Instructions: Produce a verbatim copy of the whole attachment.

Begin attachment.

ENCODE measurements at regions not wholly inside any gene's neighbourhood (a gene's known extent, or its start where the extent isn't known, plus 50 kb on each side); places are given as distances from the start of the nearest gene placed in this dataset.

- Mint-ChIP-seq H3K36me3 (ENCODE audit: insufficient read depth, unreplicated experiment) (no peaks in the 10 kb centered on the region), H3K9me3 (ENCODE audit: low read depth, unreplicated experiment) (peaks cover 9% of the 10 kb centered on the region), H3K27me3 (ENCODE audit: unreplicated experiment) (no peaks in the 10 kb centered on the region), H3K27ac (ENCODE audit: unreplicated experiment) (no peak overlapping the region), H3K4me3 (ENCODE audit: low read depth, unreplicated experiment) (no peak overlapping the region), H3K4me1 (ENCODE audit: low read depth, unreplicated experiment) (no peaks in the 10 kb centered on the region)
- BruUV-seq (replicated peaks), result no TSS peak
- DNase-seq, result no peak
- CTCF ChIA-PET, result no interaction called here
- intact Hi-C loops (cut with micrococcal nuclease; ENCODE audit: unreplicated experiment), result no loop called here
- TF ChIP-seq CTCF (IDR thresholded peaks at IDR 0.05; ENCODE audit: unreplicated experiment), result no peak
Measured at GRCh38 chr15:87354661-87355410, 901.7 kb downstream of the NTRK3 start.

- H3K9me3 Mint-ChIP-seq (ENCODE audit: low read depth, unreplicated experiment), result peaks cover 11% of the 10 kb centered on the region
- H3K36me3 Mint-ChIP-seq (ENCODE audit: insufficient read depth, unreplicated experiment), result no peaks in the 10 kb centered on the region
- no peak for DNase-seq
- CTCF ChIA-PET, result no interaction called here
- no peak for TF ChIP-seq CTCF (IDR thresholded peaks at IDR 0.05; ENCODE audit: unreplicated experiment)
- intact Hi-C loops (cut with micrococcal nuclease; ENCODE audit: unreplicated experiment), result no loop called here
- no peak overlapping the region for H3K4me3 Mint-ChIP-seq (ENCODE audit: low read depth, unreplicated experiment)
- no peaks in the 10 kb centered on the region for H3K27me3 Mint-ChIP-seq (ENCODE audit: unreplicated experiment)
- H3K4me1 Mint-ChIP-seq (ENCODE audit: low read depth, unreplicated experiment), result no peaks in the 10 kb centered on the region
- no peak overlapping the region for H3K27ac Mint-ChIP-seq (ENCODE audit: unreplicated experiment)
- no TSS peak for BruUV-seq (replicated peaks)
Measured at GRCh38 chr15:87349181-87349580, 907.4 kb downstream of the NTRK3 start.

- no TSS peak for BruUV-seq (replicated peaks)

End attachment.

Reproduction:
ENCODE measurements at regions not wholly inside any gene's neighbourhood (a gene's known extent, or its start where the extent isn't known, plus 50 kb on each side); places are given as distances from the start of the nearest gene placed in this dataset.

- Mint-ChIP-seq H3K36me3 (ENCODE audit: insufficient read depth, unreplicated experiment) (no peaks in the 10 kb centered on the region), H3K9me3 (ENCODE audit: low read depth, unreplicated experiment) (peaks cover 9% of the 10 kb centered on the region), H3K27me3 (ENCODE audit: unreplicated experiment) (no peaks in the 10 kb centered on the region), H3K27ac (ENCODE audit: unreplicated experiment) (no peak overlapping the region), H3K4me3 (ENCODE audit: low read depth, unreplicated experiment) (no peak overlapping the region), H3K4me1 (ENCODE audit: low read depth, unreplicated experiment) (no peaks in the 10 kb centered on the region)
- BruUV-seq (replicated peaks), result no TSS peak
- DNase-seq, result no peak
- CTCF ChIA-PET, result no interaction called here
- intact Hi-C loops (cut with micrococcal nuclease; ENCODE audit: unreplicated experiment), result no loop called here
- TF ChIP-seq CTCF (IDR thresholded peaks at IDR 0.05; ENCODE audit: unreplicated experiment), result no peak
Measured at GRCh38 chr15:87354661-87355410, 901.7 kb downstream of the NTRK3 start.

- H3K9me3 Mint-ChIP-seq (ENCODE audit: low read depth, unreplicated experiment), result peaks cover 11% of the 10 kb centered on the region
- H3K36me3 Mint-ChIP-seq (ENCODE audit: insufficient read depth, unreplicated experiment), result no peaks in the 10 kb centered on the region
- no peak for DNase-seq
- CTCF ChIA-PET, result no interaction called here
- no peak for TF ChIP-seq CTCF (IDR thresholded peaks at IDR 0.05; ENCODE audit: unreplicated experiment)
- intact Hi-C loops (cut with micrococcal nuclease; ENCODE audit: unreplicated experiment), result no loop called here
- no peak overlapping the region for H3K4me3 Mint-ChIP-seq (ENCODE audit: low read depth, unreplicated experiment)
- no peaks in the 10 kb centered on the region for H3K27me3 Mint-ChIP-seq (ENCODE audit: unreplicated experiment)
- H3K4me1 Mint-ChIP-seq (ENCODE audit: low read depth, unreplicated experiment), result no peaks in the 10 kb centered on the region
- no peak overlapping the region for H3K27ac Mint-ChIP-seq (ENCODE audit: unreplicated experiment)
- no TSS peak for BruUV-seq (replicated peaks)
Measured at GRCh38 chr15:87349181-87349580, 907.4 kb downstream of the NTRK3 start.

- no TSS peak for BruUV-seq (replicated peaks)